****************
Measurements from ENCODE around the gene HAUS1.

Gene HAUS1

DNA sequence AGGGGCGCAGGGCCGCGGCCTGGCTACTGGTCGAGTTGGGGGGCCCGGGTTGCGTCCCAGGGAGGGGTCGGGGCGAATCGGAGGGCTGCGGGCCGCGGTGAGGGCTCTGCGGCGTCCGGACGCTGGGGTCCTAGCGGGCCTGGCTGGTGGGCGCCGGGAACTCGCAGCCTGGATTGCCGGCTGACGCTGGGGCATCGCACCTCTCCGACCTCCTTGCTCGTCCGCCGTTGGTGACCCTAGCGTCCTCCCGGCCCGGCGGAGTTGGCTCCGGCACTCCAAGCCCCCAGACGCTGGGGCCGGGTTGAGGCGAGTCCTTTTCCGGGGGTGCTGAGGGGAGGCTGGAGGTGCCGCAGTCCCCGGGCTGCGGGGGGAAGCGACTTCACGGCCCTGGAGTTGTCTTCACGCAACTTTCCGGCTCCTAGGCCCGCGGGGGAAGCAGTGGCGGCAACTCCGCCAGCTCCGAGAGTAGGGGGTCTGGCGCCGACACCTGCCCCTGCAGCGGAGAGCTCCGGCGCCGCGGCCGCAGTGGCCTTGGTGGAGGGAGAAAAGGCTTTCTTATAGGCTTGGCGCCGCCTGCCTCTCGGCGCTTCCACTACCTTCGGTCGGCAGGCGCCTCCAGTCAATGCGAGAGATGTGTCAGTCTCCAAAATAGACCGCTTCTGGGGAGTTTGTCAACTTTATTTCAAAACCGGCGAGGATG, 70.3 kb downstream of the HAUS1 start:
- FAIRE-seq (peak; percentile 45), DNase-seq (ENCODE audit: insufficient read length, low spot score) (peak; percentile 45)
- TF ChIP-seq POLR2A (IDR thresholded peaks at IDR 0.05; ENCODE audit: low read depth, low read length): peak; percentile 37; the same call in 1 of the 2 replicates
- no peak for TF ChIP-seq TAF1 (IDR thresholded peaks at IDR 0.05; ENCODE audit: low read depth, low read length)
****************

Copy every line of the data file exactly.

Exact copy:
Measurements from ENCODE around the gene HAUS1.

Gene HAUS1

DNA sequence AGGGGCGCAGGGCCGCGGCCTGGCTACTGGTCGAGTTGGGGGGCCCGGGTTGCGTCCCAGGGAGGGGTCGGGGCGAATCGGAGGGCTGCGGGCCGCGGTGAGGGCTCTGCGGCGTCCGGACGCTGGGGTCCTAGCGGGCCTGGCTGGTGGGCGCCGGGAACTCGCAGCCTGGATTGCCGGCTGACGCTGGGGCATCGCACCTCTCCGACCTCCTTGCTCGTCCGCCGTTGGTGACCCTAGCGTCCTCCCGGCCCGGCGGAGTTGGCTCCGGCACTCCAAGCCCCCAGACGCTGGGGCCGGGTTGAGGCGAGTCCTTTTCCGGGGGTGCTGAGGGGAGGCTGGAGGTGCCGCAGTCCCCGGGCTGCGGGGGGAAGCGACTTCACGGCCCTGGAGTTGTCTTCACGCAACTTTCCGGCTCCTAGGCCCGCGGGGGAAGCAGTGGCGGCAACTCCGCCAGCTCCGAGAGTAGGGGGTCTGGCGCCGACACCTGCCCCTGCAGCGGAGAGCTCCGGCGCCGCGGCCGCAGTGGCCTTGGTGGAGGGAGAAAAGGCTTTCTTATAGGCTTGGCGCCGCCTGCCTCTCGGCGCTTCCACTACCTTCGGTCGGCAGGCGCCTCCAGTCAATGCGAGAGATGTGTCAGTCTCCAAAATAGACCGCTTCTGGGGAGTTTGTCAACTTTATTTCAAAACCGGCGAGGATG, 70.3 kb downstream of the HAUS1 start:
- FAIRE-seq (peak; percentile 45), DNase-seq (ENCODE audit: insufficient read length, low spot score) (peak; percentile 45)
- TF ChIP-seq POLR2A (IDR thresholded peaks at IDR 0.05; ENCODE audit: low read depth, low read length): peak; percentile 37; the same call in 1 of the 2 replicates
- no peak for TF ChIP-seq TAF1 (IDR thresholded peaks at IDR 0.05; ENCODE audit: low read depth, low read length)